What I’m Reading

October Newsletter 2020


The Other Bennet Sister by Janice Hadlow

This book joins a raft of others that have been written as prequels, sequels and contemporary interpretations of Pride & Prejudice by Jane Austen. Having said that, Janice Hadlow does a masterful job of inserting a backstory into the classic novel. I predict that Austen lovers will be enthralled with this book!

It features Mary Bennet (the homely, awkward sister) and provides a central role for this fringe character from the original family saga. Without spoiling the surprise, I will say that Mary eventually navigates her own course and finds a deep and lasting happiness in the very best of the Austen tradition. The book is brilliantly done.


The Essex Serpent by Sarah Perry

In my opinion, this book is the very best of historical fiction. It includes some history, some local story, a fantastical creature, and a bit of romance. Cora is a young widow who embraces her newly-found freedoms. She takes her son to a small coastal village and begins fossil hunting.

All this takes place against the backdrop of the Victorian interest in scientific discovery and the whole is expertly drawn. The descriptions are vivid and lush and the writing is polished. An excellent read. (As an aside, I understand that a movie is being made of this book starring Keira


The Company We Keep by Frances Itani

This is a tender portrait of grief. A disparate group of individuals comes together at a coffee shop to explore their feelings of loss, guilt and sorrow and end up becoming fast friends. Included in the group is a Syrian refugee who mourns not only the loss of his wife but the loss of his country and way of life.

Together, this group moves forward and supports one another as they make conscious choices to heal. Itani’s story is breathtaking, as always, and filled with insight into the human heart.


Too Much and Never Enough by Mary L. Trump

One of my maxims in life is “that families are messy.” I say this with great love. Mary Trump’s family is not singularly unique in having skeletons in the closet, eccentric individuals, or dirty laundry to air. What is unique about this tale is, of course, the fact that her Uncle is a very public figure.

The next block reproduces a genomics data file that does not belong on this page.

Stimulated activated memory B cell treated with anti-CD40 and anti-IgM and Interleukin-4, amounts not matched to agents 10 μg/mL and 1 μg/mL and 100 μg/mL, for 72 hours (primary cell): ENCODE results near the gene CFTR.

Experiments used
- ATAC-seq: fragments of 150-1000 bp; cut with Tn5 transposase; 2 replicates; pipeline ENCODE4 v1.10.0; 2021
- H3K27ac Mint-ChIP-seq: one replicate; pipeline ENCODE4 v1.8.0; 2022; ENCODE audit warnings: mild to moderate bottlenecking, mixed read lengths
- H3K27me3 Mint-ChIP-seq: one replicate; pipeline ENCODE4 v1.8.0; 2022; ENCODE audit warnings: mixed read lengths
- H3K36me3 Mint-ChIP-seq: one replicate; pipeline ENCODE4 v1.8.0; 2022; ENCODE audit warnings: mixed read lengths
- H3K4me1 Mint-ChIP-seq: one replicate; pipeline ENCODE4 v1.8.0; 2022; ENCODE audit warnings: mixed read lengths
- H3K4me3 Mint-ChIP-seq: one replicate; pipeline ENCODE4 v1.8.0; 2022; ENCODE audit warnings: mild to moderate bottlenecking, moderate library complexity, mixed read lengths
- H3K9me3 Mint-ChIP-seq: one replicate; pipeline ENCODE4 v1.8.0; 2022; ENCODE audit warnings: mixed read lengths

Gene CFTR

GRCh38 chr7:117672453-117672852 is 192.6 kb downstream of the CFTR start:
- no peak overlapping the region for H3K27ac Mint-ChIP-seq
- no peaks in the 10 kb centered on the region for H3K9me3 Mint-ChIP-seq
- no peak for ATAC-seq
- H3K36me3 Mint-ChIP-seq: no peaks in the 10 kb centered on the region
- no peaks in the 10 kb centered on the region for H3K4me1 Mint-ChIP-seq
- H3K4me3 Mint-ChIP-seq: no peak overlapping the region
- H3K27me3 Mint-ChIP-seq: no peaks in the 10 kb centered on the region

The book is presented through the lens of a woman with a grudge who dislikes her Uncle and has no respect for his accomplishments or his cadre of intimates. It’s not particularly well written or well-shaped and makes no pretense of being objective.

Having said that, I still believe the book to be of significance, but in one way only. Taken together with the other books recently written on Trump, it contributes to an understanding of the man’s priorities, motivations and his limitations.

Books like this help to paint a portrait of an individual who may well change our understanding of democracy in the United States of America. As close neighbours, with an economy inextricably linked to theirs, we need to know who is living next door, even if it makes us feel a little sullied in the process.


After Me Comes The Flood

This is an unusual and interesting book. Beautifully written, it weaves a spell that is both mysterious and eerie. The main character, John, finds himself in a house filled with individuals who are childlike and tormented.

As John enters into the world they have established, he questions aspects of his own life and sanity. A haunting book that leaves you pondering intimacy, spirituality and ultimate meaning. A wonderful read.


Hamnet & Judith by Maggie O’Farrell